Vitamin B12 deficiency

Introduction
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By Patrick J Bosque MD

Vitamin B12 deficiency is also known as or subsumes Cobalamin deficiency. -ed.

That B12 deficiency can cause progressive neurologic deficits has been known for many decades, yet 75 years after Minot, Murphy, and Whipple received the Nobel Prize for their pioneering treatment of pernicious anemia, many aspects of B12 deficiency remain poorly understood or in dispute. In this clinical article, Patrick Bosque, Associate Professor of Neurology at Denver Health Medical Center and the University of Colorado, Denver, discusses lesser-known and emerging causes of B12 deficiency, considers a controversial association of B12 deficiency with dementia, and presents recent data demonstrating the lack of efficacy of B12 and other vitamin supplementation in preventing stroke.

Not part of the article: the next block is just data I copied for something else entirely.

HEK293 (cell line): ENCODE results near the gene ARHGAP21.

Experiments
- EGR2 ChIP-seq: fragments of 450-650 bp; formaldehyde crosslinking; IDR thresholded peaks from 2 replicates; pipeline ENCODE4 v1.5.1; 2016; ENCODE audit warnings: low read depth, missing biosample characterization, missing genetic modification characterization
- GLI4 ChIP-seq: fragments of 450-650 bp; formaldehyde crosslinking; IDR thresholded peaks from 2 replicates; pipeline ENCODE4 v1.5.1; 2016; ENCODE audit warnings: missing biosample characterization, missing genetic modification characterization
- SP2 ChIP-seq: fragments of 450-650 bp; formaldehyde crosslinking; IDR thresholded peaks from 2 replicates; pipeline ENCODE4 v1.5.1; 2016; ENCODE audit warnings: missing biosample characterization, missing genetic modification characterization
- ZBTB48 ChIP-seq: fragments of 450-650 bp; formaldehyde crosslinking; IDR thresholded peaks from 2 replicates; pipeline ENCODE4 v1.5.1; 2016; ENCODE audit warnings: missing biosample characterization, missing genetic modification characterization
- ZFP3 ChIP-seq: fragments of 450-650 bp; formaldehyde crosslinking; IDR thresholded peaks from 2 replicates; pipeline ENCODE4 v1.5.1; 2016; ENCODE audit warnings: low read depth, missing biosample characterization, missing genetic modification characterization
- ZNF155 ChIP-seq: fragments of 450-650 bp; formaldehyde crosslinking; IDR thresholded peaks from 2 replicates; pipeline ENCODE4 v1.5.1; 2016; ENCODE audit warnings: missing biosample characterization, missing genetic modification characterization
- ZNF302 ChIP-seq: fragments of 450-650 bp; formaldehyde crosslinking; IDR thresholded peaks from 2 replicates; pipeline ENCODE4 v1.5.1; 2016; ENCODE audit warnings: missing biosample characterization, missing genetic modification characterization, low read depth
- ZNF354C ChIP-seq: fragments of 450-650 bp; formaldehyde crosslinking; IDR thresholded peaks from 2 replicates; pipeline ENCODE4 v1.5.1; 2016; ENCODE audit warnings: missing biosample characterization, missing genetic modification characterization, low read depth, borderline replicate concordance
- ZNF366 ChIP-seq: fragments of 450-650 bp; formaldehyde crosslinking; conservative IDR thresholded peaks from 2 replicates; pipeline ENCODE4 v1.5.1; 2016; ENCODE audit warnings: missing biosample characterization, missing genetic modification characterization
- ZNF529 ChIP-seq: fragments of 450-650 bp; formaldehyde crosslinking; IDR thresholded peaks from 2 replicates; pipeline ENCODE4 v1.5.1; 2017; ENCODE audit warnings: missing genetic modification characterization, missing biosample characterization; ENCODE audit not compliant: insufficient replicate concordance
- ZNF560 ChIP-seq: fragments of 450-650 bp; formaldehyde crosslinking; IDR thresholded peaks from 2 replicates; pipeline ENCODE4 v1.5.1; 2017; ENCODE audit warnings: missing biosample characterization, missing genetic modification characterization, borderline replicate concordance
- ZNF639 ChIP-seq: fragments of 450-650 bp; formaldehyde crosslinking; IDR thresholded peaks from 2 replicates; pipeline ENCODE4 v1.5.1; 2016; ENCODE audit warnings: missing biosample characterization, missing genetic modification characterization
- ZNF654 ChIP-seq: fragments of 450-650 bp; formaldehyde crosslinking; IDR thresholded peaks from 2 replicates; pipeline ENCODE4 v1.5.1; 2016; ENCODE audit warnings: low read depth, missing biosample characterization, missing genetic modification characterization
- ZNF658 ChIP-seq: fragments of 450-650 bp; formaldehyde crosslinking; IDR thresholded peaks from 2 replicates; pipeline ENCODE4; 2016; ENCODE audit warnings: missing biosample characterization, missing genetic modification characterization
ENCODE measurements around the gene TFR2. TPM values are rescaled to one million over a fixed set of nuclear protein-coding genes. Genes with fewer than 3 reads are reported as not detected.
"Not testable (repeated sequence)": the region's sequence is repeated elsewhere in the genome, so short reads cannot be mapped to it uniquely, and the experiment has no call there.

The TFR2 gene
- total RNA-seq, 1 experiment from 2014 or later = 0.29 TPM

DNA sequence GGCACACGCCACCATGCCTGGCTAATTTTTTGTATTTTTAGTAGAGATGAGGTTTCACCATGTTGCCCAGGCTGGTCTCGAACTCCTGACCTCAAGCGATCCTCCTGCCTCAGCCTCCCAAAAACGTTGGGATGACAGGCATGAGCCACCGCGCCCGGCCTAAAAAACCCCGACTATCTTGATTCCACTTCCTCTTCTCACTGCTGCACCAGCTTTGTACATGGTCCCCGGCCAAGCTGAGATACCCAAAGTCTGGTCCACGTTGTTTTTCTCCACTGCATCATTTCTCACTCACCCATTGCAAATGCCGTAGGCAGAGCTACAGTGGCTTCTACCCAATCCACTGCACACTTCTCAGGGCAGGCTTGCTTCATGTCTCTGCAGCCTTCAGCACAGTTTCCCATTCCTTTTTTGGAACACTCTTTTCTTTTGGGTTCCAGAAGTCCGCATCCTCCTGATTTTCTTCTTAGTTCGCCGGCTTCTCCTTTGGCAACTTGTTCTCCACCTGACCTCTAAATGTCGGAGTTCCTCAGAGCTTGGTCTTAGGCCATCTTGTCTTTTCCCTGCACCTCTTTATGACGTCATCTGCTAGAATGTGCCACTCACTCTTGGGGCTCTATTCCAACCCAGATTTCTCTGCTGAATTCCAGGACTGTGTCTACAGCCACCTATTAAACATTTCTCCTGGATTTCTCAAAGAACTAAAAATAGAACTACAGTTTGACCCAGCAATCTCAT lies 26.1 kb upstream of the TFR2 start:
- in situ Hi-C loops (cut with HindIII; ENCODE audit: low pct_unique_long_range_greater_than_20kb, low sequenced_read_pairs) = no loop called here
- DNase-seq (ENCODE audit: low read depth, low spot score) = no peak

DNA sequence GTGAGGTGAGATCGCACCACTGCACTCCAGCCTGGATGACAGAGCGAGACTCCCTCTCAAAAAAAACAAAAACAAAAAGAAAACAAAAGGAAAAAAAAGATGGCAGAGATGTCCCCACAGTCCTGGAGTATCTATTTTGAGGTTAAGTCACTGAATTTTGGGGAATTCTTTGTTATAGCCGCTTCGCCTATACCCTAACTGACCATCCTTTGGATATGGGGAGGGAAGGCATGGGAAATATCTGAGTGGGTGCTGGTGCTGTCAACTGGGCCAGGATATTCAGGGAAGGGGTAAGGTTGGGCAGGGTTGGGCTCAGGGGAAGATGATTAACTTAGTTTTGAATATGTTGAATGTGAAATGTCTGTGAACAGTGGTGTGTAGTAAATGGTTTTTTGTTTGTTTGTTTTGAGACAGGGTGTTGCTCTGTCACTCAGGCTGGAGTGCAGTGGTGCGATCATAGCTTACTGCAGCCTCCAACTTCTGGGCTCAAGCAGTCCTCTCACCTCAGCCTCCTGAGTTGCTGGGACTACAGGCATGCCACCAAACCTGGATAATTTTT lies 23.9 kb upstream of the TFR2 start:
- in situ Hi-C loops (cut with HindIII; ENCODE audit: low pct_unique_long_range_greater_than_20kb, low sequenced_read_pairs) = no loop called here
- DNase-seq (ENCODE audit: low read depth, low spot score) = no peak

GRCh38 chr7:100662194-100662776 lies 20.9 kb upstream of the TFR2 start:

Key Points

  • B12 deficiency should be suspected in any patient with otherwise unexplained peripheral neuropathy, myelopathy, optic neuropathy, dementia, ataxia, movement disorder, or psychiatric disturbance.
  • Serum B12 level should be determined in any patient with suspected B12 deficiency; abnormal blood cell indices are neither sensitive nor specific for B12 deficiency.
  • In cases of borderline low B12 levels, finding elevated serum methylmalonic acid and homocysteine levels may confirm a physiological deficiency.
  • Despite suggestive epidemiological data, several clinical trials have now failed to show a therapeutic effect of B12 supplementation in treating dementia associated with low (but not clearly deficient) levels of B12.
  • Similarly, despite an epidemiological link between hyperhomocysteinemia and a risk of ischemic stroke and coronary artery disease, many large, well-designed trials have failed to demonstrate a benefit to B12 and folate supplementation.